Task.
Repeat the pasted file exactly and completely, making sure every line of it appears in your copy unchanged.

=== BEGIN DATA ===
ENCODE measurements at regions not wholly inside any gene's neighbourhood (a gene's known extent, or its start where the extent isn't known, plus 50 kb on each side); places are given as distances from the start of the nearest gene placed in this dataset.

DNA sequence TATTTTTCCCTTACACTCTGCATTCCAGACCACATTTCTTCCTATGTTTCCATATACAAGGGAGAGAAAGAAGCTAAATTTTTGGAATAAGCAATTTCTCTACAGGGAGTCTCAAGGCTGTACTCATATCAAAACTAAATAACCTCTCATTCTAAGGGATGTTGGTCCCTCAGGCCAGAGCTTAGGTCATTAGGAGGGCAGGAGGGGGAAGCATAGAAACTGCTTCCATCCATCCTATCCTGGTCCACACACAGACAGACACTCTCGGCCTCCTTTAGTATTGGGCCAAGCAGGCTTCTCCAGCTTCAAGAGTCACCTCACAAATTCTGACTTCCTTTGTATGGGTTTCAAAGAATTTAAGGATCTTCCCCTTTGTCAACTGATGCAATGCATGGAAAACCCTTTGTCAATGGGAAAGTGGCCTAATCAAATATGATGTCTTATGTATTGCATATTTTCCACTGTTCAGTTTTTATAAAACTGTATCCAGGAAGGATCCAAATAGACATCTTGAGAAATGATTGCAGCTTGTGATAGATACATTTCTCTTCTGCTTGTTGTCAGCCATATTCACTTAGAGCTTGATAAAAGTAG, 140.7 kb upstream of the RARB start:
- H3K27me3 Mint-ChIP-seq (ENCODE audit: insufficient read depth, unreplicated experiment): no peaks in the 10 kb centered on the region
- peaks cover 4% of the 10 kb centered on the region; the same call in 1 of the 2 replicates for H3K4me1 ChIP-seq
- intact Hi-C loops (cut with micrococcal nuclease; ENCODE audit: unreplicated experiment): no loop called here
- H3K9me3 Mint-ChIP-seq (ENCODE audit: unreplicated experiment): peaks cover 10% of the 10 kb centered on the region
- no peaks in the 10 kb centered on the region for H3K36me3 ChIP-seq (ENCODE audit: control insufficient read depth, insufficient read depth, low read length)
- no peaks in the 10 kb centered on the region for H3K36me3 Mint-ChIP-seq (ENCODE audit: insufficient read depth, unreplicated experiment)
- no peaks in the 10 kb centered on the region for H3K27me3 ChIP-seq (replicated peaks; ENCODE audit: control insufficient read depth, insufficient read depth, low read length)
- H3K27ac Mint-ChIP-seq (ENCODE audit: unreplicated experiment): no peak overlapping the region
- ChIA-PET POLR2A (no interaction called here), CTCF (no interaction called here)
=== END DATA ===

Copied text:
ENCODE measurements at regions not wholly inside any gene's neighbourhood (a gene's known extent, or its start where the extent isn't known, plus 50 kb on each side); places are given as distances from the start of the nearest gene placed in this dataset.

DNA sequence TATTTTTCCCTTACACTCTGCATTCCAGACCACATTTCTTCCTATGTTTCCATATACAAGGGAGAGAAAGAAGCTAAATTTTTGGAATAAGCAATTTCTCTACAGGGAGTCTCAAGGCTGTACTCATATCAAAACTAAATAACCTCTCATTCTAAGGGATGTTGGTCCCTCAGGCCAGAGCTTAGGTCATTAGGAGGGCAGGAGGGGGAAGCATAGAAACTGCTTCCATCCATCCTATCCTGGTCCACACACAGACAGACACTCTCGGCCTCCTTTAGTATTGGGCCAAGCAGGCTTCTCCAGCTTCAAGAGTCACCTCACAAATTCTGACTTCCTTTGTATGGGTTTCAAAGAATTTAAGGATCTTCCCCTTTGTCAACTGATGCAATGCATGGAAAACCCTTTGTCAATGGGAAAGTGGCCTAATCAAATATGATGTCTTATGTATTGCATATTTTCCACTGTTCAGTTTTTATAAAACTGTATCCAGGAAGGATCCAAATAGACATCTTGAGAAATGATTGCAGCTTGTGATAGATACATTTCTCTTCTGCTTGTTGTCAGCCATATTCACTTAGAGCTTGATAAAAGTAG, 140.7 kb upstream of the RARB start:
- H3K27me3 Mint-ChIP-seq (ENCODE audit: insufficient read depth, unreplicated experiment): no peaks in the 10 kb centered on the region
- peaks cover 4% of the 10 kb centered on the region; the same call in 1 of the 2 replicates for H3K4me1 ChIP-seq
- intact Hi-C loops (cut with micrococcal nuclease; ENCODE audit: unreplicated experiment): no loop called here
- H3K9me3 Mint-ChIP-seq (ENCODE audit: unreplicated experiment): peaks cover 10% of the 10 kb centered on the region
- no peaks in the 10 kb centered on the region for H3K36me3 ChIP-seq (ENCODE audit: control insufficient read depth, insufficient read depth, low read length)
- no peaks in the 10 kb centered on the region for H3K36me3 Mint-ChIP-seq (ENCODE audit: insufficient read depth, unreplicated experiment)
- no peaks in the 10 kb centered on the region for H3K27me3 ChIP-seq (replicated peaks; ENCODE audit: control insufficient read depth, insufficient read depth, low read length)
- H3K27ac Mint-ChIP-seq (ENCODE audit: unreplicated experiment): no peak overlapping the region
- ChIA-PET POLR2A (no interaction called here), CTCF (no interaction called here)